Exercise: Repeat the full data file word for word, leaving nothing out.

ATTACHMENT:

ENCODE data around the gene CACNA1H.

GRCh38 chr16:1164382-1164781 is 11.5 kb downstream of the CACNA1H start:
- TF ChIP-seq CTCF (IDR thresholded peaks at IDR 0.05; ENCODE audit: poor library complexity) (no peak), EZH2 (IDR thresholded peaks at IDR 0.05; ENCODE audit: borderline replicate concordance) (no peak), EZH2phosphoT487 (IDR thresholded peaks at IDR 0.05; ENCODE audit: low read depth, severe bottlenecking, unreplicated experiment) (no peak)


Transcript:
ENCODE data around the gene CACNA1H.

GRCh38 chr16:1164382-1164781 is 11.5 kb downstream of the CACNA1H start:
- TF ChIP-seq CTCF (IDR thresholded peaks at IDR 0.05; ENCODE audit: poor library complexity) (no peak), EZH2 (IDR thresholded peaks at IDR 0.05; ENCODE audit: borderline replicate concordance) (no peak), EZH2phosphoT487 (IDR thresholded peaks at IDR 0.05; ENCODE audit: low read depth, severe bottlenecking, unreplicated experiment) (no peak)